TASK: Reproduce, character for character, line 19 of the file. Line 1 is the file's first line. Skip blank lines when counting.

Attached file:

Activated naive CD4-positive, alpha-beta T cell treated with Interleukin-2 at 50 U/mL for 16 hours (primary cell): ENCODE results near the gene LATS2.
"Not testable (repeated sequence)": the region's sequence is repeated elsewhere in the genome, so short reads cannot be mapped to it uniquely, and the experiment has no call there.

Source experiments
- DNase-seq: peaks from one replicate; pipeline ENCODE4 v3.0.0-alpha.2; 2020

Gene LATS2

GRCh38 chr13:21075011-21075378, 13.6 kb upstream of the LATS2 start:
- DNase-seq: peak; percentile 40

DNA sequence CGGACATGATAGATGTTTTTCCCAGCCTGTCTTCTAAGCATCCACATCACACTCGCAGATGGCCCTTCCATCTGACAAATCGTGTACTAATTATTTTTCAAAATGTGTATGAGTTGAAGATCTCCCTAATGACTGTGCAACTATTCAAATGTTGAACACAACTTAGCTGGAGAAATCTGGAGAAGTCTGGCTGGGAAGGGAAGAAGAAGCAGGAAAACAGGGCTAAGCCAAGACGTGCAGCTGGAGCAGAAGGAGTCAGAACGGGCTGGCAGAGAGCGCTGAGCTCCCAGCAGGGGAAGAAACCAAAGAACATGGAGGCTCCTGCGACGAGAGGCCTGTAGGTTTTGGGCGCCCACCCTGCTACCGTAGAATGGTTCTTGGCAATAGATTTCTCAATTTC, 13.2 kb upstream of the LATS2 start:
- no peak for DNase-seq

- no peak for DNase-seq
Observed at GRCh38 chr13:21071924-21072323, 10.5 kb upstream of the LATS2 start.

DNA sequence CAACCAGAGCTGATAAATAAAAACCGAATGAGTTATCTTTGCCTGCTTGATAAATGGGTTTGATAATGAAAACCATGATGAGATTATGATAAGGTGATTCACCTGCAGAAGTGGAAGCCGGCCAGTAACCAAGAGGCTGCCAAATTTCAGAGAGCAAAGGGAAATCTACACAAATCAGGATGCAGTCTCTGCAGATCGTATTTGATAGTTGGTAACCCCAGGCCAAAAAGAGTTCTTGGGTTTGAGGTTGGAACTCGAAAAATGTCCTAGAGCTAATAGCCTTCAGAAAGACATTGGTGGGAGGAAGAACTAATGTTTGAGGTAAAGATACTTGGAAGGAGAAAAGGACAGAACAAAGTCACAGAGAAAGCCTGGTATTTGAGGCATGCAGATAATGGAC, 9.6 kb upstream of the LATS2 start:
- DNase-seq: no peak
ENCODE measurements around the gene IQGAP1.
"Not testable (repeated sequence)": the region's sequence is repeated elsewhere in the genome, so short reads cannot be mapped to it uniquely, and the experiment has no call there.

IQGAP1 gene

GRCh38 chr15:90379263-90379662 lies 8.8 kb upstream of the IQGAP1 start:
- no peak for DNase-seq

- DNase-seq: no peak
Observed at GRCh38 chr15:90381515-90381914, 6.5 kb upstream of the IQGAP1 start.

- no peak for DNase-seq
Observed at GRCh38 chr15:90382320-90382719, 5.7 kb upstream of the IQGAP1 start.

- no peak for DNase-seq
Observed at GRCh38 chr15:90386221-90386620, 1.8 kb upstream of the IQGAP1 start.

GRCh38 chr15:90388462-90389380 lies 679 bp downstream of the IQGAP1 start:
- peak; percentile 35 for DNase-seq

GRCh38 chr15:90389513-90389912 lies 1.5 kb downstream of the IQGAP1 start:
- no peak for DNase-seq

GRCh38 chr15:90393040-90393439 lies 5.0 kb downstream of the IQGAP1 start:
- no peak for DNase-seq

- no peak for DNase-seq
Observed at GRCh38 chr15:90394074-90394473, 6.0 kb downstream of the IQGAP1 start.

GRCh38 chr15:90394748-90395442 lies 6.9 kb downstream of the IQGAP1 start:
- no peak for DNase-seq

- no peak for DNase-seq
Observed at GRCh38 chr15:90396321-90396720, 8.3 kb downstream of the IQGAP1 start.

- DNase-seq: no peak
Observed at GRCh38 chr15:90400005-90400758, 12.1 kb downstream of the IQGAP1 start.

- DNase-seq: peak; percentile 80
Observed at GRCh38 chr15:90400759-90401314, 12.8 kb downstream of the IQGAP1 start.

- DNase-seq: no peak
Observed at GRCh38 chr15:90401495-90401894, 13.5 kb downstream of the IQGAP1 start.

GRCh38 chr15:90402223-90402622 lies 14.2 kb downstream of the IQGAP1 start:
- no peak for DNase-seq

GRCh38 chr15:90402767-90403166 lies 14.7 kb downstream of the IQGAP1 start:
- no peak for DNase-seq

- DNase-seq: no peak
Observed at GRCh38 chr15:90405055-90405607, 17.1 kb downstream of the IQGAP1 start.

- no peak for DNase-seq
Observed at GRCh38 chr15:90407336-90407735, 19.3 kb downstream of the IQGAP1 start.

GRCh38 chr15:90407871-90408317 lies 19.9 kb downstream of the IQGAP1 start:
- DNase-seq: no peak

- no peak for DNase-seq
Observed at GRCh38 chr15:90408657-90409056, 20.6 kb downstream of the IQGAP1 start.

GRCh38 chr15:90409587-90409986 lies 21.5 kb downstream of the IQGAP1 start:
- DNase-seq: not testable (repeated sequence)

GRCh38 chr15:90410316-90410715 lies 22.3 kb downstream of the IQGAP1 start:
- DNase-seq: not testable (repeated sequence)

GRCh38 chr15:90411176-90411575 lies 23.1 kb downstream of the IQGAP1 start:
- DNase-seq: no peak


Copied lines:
- DNase-seq: no peak